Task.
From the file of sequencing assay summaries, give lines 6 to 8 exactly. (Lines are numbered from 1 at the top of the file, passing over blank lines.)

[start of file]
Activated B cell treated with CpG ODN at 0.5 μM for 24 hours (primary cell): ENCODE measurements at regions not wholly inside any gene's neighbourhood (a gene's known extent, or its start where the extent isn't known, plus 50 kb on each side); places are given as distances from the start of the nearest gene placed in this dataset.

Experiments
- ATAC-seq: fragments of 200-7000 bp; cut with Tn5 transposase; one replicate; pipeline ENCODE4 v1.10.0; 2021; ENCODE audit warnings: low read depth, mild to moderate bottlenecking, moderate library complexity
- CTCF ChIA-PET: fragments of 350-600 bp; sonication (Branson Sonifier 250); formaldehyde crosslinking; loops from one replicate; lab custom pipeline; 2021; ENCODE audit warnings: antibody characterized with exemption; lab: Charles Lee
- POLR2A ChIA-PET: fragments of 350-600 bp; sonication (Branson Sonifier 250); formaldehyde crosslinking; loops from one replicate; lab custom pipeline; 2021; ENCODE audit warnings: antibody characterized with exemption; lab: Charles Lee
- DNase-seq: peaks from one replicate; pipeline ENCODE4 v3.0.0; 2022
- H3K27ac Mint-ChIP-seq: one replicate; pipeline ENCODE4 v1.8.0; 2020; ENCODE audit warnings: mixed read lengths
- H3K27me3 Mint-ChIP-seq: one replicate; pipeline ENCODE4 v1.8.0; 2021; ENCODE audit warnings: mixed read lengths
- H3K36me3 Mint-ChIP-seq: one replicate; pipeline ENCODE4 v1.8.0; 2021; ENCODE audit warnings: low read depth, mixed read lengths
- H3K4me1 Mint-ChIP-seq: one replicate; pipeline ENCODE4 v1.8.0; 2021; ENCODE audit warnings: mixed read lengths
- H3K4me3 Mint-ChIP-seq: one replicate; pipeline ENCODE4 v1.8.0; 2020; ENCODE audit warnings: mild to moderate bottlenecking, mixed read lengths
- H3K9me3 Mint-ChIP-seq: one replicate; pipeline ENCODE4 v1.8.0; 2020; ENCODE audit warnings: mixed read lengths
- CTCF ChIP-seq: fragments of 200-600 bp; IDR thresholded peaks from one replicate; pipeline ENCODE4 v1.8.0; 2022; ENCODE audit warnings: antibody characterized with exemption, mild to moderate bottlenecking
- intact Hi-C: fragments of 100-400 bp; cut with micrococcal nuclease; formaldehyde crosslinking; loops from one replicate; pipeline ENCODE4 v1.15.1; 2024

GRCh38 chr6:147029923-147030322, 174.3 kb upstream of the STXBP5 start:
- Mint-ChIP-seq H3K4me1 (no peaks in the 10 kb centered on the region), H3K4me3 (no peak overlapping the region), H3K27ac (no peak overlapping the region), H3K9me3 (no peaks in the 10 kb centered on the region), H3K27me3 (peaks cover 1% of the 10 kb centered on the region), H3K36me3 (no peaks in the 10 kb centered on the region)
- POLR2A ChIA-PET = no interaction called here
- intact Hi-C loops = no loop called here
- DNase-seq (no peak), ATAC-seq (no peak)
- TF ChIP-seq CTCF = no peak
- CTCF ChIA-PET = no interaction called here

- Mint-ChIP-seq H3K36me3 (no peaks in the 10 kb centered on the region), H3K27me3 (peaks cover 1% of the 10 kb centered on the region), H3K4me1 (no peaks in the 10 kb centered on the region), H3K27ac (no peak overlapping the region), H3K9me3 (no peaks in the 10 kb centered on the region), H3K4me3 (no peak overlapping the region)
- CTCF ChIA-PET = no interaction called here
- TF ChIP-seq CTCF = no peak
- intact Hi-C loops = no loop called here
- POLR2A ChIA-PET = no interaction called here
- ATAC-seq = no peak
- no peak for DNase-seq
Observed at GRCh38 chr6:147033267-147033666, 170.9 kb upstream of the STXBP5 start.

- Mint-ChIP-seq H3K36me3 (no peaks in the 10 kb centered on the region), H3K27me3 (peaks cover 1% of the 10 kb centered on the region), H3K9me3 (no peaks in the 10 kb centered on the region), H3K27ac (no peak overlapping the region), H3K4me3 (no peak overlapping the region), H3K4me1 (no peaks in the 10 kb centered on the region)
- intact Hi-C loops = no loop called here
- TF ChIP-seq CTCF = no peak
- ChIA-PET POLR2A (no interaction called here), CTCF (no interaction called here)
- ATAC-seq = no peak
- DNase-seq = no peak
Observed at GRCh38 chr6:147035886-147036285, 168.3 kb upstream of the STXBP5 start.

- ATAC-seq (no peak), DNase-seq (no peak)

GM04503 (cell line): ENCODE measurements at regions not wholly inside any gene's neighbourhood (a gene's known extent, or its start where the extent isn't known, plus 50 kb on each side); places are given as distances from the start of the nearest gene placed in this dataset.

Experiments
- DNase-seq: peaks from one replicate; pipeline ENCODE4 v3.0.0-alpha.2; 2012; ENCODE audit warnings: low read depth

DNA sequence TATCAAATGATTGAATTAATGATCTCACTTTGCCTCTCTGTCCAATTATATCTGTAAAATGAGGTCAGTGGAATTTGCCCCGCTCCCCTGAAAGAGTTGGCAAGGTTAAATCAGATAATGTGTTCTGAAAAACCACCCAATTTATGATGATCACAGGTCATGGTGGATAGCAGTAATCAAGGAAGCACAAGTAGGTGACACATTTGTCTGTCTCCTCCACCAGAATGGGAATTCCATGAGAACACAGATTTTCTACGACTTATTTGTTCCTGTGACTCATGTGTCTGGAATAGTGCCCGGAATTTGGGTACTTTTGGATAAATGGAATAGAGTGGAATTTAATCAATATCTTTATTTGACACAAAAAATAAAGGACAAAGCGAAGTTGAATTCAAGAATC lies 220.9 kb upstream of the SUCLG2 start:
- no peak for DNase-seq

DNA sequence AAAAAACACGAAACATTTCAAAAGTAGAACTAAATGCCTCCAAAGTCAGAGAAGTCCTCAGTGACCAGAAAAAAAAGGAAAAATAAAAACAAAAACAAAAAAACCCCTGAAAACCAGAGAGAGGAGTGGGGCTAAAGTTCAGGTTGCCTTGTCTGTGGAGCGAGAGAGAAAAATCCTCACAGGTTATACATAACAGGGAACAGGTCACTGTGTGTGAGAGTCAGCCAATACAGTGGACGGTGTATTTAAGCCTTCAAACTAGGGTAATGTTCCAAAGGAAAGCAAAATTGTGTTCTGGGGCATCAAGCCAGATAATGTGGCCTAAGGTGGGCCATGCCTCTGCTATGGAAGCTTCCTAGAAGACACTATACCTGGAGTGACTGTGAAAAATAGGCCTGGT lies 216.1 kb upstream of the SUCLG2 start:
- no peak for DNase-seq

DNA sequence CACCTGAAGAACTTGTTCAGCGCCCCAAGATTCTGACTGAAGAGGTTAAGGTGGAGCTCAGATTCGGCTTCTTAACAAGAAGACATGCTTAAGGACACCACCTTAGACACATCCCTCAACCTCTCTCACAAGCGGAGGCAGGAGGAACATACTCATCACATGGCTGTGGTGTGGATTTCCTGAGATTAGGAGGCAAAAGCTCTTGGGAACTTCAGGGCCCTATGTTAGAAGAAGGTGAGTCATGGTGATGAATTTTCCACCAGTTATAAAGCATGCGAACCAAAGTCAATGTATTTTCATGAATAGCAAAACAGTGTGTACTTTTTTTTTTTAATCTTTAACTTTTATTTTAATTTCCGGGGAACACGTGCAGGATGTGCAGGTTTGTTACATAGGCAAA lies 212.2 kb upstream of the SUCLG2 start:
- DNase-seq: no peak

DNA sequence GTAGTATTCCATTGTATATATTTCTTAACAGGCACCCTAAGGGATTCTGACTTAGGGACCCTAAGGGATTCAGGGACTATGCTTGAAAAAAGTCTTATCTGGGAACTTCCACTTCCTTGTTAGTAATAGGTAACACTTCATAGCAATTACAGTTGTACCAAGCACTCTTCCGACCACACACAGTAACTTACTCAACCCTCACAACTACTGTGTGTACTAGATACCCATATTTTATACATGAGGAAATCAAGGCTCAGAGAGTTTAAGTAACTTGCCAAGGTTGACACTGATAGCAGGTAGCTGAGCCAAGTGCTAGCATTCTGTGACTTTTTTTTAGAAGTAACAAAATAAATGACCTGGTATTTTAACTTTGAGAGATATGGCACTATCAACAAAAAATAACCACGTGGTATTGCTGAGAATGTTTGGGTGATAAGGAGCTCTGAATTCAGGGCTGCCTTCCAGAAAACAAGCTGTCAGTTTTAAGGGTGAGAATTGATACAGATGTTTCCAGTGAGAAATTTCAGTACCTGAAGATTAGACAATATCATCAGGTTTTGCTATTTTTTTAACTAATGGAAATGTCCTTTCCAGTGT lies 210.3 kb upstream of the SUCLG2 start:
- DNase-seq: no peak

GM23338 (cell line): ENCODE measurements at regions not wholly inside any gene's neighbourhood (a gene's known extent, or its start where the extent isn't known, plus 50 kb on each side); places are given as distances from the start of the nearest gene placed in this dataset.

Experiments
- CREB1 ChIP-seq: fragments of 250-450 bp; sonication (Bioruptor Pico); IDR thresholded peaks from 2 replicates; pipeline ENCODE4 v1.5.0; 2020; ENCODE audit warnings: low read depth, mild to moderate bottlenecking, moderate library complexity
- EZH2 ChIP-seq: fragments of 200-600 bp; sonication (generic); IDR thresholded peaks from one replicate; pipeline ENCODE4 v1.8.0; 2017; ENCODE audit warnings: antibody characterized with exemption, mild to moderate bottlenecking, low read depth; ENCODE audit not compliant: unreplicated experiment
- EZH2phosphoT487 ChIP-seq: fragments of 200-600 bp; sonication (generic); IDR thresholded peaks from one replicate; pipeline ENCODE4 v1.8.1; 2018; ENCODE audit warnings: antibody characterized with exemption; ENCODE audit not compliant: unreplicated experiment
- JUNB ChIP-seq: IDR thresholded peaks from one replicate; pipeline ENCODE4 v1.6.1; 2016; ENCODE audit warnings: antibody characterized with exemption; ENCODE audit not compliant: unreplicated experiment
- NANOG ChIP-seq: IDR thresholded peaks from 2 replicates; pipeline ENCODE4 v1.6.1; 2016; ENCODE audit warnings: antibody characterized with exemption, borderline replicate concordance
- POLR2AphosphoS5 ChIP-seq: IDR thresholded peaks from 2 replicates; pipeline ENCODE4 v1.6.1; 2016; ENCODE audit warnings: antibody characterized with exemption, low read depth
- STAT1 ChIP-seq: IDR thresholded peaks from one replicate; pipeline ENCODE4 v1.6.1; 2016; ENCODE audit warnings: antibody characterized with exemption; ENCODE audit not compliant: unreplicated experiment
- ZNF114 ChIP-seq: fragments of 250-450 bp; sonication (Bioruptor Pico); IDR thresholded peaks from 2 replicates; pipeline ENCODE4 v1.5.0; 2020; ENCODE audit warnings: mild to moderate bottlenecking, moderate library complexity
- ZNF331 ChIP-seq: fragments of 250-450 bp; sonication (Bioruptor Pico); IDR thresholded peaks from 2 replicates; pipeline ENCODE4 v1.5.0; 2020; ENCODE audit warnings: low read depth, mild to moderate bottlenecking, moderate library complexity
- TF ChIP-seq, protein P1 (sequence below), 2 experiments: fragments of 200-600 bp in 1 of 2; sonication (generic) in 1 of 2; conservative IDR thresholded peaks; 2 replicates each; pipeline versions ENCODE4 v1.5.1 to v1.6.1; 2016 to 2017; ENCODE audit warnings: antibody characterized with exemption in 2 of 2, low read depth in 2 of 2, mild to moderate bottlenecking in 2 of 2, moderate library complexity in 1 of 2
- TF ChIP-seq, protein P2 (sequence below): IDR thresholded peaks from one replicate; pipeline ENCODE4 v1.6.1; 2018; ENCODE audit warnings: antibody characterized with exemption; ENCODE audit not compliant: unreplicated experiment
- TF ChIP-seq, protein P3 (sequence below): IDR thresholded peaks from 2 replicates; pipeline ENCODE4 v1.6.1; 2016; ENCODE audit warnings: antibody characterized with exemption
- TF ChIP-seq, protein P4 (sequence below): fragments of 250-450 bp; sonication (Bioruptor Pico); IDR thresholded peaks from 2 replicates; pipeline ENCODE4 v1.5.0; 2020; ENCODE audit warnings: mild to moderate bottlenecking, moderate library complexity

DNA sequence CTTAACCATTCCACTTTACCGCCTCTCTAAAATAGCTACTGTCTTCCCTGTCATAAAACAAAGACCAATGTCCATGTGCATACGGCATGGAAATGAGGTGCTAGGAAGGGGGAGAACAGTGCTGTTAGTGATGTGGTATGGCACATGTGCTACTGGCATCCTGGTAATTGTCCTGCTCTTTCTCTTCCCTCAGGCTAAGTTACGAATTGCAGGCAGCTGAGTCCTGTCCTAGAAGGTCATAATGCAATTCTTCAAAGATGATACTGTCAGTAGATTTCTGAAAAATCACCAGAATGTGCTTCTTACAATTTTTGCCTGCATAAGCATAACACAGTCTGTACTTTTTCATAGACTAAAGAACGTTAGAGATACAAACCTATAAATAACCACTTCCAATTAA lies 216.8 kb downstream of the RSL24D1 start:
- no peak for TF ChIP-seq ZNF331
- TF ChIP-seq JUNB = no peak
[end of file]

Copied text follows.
- DNase-seq: peaks from one replicate; pipeline ENCODE4 v3.0.0; 2022
- H3K27ac Mint-ChIP-seq: one replicate; pipeline ENCODE4 v1.8.0; 2020; ENCODE audit warnings: mixed read lengths
- H3K27me3 Mint-ChIP-seq: one replicate; pipeline ENCODE4 v1.8.0; 2021; ENCODE audit warnings: mixed read lengths